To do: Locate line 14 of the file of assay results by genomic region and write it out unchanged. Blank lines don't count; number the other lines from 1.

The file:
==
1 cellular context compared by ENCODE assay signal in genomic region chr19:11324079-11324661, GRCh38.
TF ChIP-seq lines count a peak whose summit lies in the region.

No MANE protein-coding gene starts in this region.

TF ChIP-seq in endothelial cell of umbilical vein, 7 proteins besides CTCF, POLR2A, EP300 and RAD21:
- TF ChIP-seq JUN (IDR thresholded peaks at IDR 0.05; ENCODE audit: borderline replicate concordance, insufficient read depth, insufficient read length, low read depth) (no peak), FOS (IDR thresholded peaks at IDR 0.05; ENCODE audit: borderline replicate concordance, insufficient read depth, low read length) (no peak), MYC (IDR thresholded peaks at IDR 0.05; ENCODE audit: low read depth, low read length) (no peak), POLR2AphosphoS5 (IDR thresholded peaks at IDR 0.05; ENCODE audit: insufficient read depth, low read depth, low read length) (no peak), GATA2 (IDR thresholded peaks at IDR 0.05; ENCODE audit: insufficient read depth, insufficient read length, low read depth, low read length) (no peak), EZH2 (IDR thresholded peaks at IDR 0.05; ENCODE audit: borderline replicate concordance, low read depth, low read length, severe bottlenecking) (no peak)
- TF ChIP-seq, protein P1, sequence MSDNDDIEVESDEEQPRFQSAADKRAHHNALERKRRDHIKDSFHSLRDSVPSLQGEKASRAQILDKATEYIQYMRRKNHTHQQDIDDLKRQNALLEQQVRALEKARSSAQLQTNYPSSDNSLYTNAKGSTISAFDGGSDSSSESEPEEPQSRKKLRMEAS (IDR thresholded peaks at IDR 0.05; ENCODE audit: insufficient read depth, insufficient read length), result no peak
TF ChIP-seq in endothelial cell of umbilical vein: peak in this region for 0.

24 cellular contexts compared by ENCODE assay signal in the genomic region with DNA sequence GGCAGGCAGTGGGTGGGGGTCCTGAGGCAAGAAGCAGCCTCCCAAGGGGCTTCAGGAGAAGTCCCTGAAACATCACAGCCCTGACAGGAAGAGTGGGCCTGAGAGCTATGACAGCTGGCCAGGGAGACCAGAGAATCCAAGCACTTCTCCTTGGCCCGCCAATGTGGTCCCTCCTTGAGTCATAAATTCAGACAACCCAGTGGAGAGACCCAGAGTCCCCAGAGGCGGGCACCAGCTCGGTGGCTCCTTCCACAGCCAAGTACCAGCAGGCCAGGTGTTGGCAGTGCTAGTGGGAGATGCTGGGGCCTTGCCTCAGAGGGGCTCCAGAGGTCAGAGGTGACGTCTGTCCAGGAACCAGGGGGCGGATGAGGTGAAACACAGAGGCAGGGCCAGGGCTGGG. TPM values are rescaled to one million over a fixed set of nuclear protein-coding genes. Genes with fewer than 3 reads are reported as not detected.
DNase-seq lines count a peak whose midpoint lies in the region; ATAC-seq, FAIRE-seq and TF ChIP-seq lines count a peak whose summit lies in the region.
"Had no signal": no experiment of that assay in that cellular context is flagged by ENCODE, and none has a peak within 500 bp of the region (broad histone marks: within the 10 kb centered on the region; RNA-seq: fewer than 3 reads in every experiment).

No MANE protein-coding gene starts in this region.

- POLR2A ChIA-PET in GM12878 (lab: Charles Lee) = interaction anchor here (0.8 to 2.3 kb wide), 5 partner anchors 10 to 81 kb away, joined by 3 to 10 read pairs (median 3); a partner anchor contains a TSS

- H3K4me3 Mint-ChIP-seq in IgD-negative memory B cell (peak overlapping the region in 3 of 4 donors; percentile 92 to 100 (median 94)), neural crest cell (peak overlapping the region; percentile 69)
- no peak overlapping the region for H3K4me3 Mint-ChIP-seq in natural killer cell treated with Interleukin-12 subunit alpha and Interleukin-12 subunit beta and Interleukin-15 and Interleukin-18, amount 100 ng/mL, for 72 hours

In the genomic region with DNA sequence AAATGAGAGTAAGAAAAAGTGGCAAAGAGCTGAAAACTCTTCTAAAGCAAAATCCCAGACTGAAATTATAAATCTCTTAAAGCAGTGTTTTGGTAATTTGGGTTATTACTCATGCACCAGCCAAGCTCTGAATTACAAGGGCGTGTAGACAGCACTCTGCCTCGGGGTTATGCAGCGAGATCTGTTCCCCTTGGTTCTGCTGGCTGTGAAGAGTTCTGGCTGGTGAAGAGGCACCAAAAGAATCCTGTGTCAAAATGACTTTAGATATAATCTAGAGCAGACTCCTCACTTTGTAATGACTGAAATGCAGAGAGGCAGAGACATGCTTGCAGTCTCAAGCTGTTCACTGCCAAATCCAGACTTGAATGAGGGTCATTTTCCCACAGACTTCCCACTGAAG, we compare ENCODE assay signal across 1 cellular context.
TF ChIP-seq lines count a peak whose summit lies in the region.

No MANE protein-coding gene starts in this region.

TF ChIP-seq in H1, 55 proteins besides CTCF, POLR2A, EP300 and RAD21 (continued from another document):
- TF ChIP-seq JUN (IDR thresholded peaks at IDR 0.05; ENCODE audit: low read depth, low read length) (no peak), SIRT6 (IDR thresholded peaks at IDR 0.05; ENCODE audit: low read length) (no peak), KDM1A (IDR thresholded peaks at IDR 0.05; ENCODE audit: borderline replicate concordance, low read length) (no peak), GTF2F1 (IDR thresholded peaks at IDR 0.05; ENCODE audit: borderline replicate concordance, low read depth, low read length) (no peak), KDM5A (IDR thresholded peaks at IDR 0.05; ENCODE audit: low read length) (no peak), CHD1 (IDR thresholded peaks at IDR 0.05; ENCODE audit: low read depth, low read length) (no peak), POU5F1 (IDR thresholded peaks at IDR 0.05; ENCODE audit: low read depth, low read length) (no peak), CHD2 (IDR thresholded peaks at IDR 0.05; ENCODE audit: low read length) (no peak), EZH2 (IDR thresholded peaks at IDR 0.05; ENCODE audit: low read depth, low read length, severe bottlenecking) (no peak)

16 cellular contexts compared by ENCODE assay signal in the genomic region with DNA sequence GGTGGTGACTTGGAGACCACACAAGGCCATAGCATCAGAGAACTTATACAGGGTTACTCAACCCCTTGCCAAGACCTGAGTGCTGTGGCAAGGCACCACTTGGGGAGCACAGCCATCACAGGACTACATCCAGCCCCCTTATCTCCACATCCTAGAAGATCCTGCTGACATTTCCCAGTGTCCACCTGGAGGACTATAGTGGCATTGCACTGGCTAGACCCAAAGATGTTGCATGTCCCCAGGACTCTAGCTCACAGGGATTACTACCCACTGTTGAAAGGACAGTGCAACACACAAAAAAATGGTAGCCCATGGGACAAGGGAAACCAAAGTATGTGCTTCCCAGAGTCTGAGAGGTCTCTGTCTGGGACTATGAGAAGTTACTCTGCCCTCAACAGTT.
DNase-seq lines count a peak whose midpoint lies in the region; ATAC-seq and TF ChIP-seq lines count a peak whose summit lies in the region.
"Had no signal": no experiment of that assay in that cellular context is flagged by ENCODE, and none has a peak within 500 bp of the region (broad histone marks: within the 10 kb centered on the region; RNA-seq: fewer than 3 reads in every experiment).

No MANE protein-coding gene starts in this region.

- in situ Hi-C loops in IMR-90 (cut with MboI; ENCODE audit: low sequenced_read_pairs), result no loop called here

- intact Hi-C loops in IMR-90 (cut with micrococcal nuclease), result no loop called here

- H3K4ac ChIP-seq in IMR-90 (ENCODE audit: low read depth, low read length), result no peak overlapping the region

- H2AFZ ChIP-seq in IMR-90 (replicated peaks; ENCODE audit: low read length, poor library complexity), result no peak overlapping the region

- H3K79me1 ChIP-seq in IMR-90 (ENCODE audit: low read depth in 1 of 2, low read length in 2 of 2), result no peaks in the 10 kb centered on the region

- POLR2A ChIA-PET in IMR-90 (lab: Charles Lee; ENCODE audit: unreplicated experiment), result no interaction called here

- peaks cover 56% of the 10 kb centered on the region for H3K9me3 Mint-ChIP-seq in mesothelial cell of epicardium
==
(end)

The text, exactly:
- no peak overlapping the region for H3K4me3 Mint-ChIP-seq in natural killer cell treated with Interleukin-12 subunit alpha and Interleukin-12 subunit beta and Interleukin-15 and Interleukin-18, amount 100 ng/mL, for 72 hours